The urban forest is also a key component of green infrastructure – the network of green spaces, as recognised in the National Planning Policy Framework. The inclusion and funding of green infrastructure needs to become part of the every day work of the planning system – as is possible through the Community Infrastructure Levy. This may be jargon to many but it allows us to ensure that trees get a look in alongside roads and other services.”

About Jane

Jane Hull, Forestry Commission’s Principal Advisor: Social Forestry (Place)

Jane Hull has worked with the Forestry Commission for the past 7 years, mainly in South East England as Woodland Officer and a regional policy officer. She is now part of the National Expertise Team, as Principal Advisor Social Forestry (Place).  She is a Chartered Forester and has previously worked in North Devon, Nepal and South Africa.

You can read, share and comment on all blogs we post in this Forests Report series by following Woodland Matters, and through this link:

About Kaye Brennan

Trying vegan, staying warm. Occasional bursts of words.
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4 Responses to Guest post: Jane Hull, Forestry Commission

  1. Pip Pountney says:

    People generally love trees and particularly relate to those that are near to their home or are seen on a daily basis when dog walking etc. A leafy environment is proven to add positively to mental and physical health. In my area ( a Midland city) we found many trees were being removed unnecessarily because of little explained health and safety concerns or (possibly) because greedy contractors had their eye on the financial potential of some of our older oaks!! It was quite remarkable how many reasons were given for removing mature trees with little information given and even less consultation. We formed a group to try and protect our city trees and have been involved in discussions with tree officers, councillors and neighbourhood groups. In some areas we have been successful and mostly we are now informed of intended tree work which we try and share with people in local areas through our blog.

    Certainly our experience has raised concerns that perhaps the training of our city arbos is largely focused on health and safety and perhaps the need that people have for trees, the beauty and health giving properties of trees needs to be emphasised. Not to mention proper information and consultation – don’t tree officers work for the citizens?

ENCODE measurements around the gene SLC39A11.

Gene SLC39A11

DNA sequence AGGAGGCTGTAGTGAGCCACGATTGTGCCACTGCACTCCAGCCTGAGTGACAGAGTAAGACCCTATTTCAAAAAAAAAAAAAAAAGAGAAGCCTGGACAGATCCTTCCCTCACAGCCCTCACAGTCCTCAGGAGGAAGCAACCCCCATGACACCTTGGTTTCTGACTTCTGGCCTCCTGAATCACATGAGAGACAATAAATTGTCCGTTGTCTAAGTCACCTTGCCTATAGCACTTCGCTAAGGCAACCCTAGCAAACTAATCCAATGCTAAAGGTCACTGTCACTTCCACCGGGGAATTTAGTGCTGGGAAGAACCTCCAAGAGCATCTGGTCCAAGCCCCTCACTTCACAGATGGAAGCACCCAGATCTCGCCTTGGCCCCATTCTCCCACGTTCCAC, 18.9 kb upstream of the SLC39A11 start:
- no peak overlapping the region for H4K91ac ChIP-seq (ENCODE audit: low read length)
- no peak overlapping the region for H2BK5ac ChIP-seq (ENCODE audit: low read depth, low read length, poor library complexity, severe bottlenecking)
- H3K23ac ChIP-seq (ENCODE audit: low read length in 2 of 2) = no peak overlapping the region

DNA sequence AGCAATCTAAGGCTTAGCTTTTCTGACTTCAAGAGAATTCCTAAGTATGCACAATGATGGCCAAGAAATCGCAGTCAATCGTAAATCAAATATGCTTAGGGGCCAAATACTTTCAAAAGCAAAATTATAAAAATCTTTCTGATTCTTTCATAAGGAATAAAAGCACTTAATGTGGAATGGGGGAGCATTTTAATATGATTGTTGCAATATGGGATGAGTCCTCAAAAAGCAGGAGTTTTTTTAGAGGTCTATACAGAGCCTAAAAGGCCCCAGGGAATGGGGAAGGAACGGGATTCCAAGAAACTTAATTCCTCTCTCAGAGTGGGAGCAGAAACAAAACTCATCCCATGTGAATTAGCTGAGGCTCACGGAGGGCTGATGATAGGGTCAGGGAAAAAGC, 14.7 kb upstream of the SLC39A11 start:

Interestingly, a few miles from our city a wood was purchased by a village community. Wonderful! An opportunity to preserve a well loved green space for a hard-working community to enjoy after a hard week in our city. Alas, advice from various well meaning expert groups has seen the removal of hundreds of scots pines for timber. The wood is a mess and many locals are disenchanted. This was not what they signed up for and some are refusing to pay their subs. Once again, consultation and information are vital. People need to be able to discuss and fully understand decisions on the management of trees wherever they are growing and should have the opportunity to be fully involved in decision making. Woodlands have always regenerated themselves and actually do not require management – especially if selling off timber is the reason behind it!

    Pip Pountney

  2. Eleanor Steiner says:

    She comes over as having the experience and enthusiasm for the job. I think urban trees are very important–I remember when trees in Edinburgh were abused when the ground cables for telephone were installed. There is so much land being used for urban purposes that we have to ‘humanise’ the results and give people some green space to enjoy.

  3. Pingback: Valuing trees in towns : Jane Hull, Forestry Commission | 100 Acre Wood |

  4. Lovely blog post. Years ago, I lived and worked in Phildelphia. One of the NGO’s, Philadelphia Green, liaised with the parks dept to provide urban tree care courses for volunteers.There was general agreement that there was not enough employed personnel to look after the trees in the city. I attended 3 twilight training sessions where participants were shown how to care for neighborhood trees. This included how to prune a tree. At the end of the course we were allowed to keep the tools we had been allocated and encouraged to go and look after our neighbourhood trees. Sadly I don’t see this approach being advocated these days. It’s a shame.